Garbage Piece

by Jeff Oaks

A garbage piece is based on an exercise my friend Liz Ahl taught me called The Garbage Poem. The basic rules are these:

1. Everyone involved gets to create a rule everyone in the group must follow.
2. There’s a set amount of time.
3. Everyone reads his or her draft.

For practical purposes, I only allowed nine rules. I had to veto a couple that I knew would be impossible (no figurative language one kid said) or excruciating (make every sentence begin and end on the same word) or too easy (use all simple sentences). At first they were fairly simple rules but as time went on, they grew more and more eager to torture themselves and their classmates. Making the rules themselves is exciting.

I gave them a subject well known to students everywhere: write about something that happened over Spring Break. Tell us a story, I said.

I gave them thirty minutes. I said don’t worry about making anything good. It’s called a Garbage Piece for a reason: there’s way you should be able to produce anything good. Now try to, I said, smiling.

I did it too:

You start dating after eight years of nothing but living alone. You will lose some things, you think. Days and days turn into nothing but writing, writing for days and days. The dog is the only one who looks at you some days. At night when you walk the dark train tracks so he can find relief, he sometimes disappears after a rabbit. You hear their hearts race in the dark ahead, a muttered half-curse from the dog as he comes back with nothing. He is a strange horse, a black panther, an ancient priest as he walks beside you, walking through a variety of floodlights, each one throwing off a different you. You loosen up. You tell yourself that. You begin to say hi to strangers who know you only through text. (You begin to realize how all those years of reading and writing pay off now, in that you can tell lies from half-truths, texts from terrified aging men who are afraid they’re too fat, too bald, too old.) You are praised for your honesty and articulation by a number of men who later admit to lying about facts, who are in a variety of relationships–open, partnered, looking, single, married, divorced. You begin to talk, by which is meant text–to a couple of them who interest you. One is bigger than you. One is smaller. One seems to have a better occupation, one seems quieter. It turns out you’re not as broken down as you thought. It turns out you remember the right things to say to attract attention. Some of them send you naked pictures as a way of saying hello. Every so often you invite one home. Hey, they like to begin, and you write back to them, if you want to, and say Hey. The dog starts avoiding the bed. Or he slides off the bed when the sound of your breathing changes. It turns out he is tired of watching over you every night to make sure you won’t run away. He goes down and looks out the windows at the dark street. “It’ll be all right now,” you hear him whisper in the hallway who might be your dead mother. “Good,” says a voice in return, more Chanel Number Five than words.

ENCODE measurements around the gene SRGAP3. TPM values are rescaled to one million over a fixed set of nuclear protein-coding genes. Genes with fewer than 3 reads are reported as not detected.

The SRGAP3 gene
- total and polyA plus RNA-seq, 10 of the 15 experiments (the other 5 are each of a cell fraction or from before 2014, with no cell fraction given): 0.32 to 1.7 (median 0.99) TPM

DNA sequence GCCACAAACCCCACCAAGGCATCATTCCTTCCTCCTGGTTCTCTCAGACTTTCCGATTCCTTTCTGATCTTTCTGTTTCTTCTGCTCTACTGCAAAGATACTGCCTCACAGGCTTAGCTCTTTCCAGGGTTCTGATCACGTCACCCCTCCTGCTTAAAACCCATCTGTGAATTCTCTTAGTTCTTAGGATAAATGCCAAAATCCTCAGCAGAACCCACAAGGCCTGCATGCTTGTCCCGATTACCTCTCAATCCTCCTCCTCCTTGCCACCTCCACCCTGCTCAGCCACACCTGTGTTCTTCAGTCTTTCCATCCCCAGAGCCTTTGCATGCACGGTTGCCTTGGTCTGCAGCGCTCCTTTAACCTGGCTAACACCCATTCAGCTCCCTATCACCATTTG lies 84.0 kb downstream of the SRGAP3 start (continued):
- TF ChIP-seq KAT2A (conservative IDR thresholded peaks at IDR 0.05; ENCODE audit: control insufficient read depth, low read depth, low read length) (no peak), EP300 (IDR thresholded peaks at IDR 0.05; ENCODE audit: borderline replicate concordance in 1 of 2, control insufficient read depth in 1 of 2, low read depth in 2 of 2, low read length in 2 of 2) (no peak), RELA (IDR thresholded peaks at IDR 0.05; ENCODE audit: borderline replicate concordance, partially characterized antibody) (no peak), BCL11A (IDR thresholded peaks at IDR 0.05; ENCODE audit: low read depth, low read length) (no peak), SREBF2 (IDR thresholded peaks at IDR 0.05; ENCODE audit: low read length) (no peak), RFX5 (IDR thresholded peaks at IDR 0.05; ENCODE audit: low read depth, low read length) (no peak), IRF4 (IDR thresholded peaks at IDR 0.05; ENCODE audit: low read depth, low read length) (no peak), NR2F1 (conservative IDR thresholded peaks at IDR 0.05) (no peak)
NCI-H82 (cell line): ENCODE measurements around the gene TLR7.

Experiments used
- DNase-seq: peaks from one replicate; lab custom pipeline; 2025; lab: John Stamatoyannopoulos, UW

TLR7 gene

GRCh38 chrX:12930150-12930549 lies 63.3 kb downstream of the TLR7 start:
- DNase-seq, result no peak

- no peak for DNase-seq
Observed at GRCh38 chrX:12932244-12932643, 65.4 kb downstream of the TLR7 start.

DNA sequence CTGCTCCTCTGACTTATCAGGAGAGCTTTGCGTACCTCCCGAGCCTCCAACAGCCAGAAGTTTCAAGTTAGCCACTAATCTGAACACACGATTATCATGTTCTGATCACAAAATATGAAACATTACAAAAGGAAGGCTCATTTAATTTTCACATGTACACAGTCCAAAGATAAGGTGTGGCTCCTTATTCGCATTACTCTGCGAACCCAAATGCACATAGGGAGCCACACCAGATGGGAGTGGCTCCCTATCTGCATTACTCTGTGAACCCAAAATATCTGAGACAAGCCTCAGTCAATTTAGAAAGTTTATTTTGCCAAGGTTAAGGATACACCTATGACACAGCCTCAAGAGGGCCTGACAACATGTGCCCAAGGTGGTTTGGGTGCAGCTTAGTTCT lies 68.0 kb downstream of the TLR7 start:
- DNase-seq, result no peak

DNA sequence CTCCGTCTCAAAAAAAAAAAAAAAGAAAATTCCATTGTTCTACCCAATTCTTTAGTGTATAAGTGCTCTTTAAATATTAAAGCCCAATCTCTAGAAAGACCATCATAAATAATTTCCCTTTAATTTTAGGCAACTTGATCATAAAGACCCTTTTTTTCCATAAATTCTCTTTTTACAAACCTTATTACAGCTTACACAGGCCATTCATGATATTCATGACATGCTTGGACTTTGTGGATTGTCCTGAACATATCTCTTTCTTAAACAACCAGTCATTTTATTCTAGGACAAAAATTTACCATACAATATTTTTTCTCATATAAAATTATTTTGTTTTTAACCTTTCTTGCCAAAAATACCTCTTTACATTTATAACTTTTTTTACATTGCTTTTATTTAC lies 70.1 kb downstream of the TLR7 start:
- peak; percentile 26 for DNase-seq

Here is a picture of the board, so if you feel like writing Garbage, you can give it a try. One warning: the time rule is important. Don’t do it over the course of the day. Set a timer and then go. Good luck!

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